1 cup (100 grams) graham wafer crumbs or crushed digestive biscuits
1 tablespoon (15 grams) granulated white sugar
4 - 5 tablespoons (55-65 grams) butter, melted
2 - 8 ounce (454 grams) packages of full fat cream cheese, room temperature
2/3 cup (130 grams) granulated white sugar
1/8 teaspoon salt
2 large eggs, room temperature
1 teaspoon pure vanilla extract
1/2 teaspoon grated lemon zest
1/2 cup (120 ml) sour cream, room temperature
Cheesecakes: Preheat oven to 300 degrees F (150 degrees C) and place oven rack in the center of the oven. Line 12 muffin cups with paper liners. (Can also use silicone baking cups.)
For Crust: In a small bowl combine the graham cracker crumbs, sugar, and melted butter. Press a heaping tablespoon of crumbs onto the bottoms of the 12 muffin cups. Cover and refrigerate while you make the filling.
For Filling: In the bowl of your electric mixer (or with a hand mixer), beat the cream cheese on low speed until creamy and smooth. Add the sugar and salt and beat until combined. Scrape down the sides of the bowl as needed. Add the eggs, one at a time, beating until incorporated. Add the vanilla extract, lemon zest, and sour cream and beat until incorporated. Remove the crusts from the refrigerator and evenly divide the filling among the 12 muffin cups.
Bake for about 18 - 22 minutes or until firm but the centers of the cheesecakes still wobble a little. Remove from oven and place on a wire rack. Let cool and then cover with plastic wrap and refrigerate (a few hours or even overnight).
To serve, gently peel off the paper liners and place on your serving plate. Serve with strawberry or raspberry sauce, fresh berries, or drizzle with melted chocolate. These cheesecakes can be covered and stored in the refrigerator for several days.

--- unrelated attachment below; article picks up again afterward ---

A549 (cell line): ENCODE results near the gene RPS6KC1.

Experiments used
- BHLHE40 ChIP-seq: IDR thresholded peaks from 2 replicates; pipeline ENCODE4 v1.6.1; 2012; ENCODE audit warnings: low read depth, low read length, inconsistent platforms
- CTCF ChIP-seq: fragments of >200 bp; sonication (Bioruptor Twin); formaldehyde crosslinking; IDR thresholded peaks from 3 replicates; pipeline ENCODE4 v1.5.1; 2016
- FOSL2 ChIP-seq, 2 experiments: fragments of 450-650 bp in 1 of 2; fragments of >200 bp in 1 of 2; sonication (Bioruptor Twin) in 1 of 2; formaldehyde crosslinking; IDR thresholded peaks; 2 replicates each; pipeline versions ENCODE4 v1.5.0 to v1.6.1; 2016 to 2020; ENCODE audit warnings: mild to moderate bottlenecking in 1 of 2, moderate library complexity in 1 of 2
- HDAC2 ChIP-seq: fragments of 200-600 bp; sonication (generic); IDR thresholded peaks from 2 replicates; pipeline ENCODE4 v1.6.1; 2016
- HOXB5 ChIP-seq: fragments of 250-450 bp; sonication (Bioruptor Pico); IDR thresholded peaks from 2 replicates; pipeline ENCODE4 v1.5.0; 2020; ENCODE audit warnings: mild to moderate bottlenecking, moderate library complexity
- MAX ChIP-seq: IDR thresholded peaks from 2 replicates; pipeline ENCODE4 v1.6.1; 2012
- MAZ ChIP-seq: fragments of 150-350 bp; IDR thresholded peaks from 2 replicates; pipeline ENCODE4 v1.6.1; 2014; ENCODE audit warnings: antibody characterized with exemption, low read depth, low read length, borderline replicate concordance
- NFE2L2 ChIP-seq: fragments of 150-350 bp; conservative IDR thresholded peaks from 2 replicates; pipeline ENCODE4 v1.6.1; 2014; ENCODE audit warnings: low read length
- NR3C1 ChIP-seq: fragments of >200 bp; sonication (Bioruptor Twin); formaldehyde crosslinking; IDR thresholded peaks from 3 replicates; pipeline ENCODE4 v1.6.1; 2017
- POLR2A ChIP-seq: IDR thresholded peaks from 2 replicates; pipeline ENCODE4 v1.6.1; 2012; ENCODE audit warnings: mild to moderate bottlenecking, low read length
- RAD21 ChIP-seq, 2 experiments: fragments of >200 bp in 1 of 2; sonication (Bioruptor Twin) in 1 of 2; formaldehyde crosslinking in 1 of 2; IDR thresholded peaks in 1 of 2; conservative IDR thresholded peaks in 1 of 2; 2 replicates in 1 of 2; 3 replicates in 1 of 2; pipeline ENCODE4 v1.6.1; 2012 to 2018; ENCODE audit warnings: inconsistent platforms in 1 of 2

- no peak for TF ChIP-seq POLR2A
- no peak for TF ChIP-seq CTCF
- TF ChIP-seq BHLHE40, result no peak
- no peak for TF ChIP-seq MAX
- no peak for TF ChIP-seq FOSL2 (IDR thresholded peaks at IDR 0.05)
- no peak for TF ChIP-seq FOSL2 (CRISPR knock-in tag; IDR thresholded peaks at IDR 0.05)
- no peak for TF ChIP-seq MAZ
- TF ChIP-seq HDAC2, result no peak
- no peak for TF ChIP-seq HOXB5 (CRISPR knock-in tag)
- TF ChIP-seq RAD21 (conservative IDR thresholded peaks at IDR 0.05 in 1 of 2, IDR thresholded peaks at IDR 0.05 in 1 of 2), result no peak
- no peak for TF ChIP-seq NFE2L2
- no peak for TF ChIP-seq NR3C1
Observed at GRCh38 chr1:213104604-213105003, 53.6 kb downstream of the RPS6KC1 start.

Makes 12 individual cheesecakes.
These Individual Cheesecakes are set in a graham cracker crust and have a creamy smooth New York style cheesecake filling. If you make your own cheesecakes, you know they take a long time to bake and really need a day in the refrigerator before serving. There are times, however, when we want something simpler. These Individual Cheesecakes fit the bill as they take only about 20 minutes to bake and need just a few hours to chill. They are baked in muffin cups and are excellent plain, but I think cheesecake always tastes better with fruit, so serve with either fresh berries or a strawberry or raspberry sauce.
The most important thing to remember when making a cheesecake is to have all the ingredients at room temperature. Beat the cream cheese just until it is creamy and smooth (no lumps) and then add the sugar. Make sure you scrape down the bowl often to remove any lumps and beat the cheesecake batter at low speed to reduce the amount of air incorporated into the batter. I like to add a little grated lemon zest to the batter which seems to perk up all the flavors. Cheesecakes are baked in a slow oven to prevent cracking and are done when the filling is set but still a little wet and wobbly in the center. Let cool before covering and placing in the refrigerator for several hours, or even overnight.
You may not know that cream cheese is an American invention. Even though cheesecakes have been around since the 15th century it was not until the end of the 19th century that a New York dairy farmer came up with a rich cream based cheese that later became known as Philadelphia Cream Cheese. This creamy smooth, white and spreadable cheese contains at least 33% butterfat with gum arabic added to stabilize and to increase its shelf life. But not all cheesecakes are made with cream cheese. Some are made from cheeses like ricotta, curd cheese, mascarpone, and/or cottage cheese.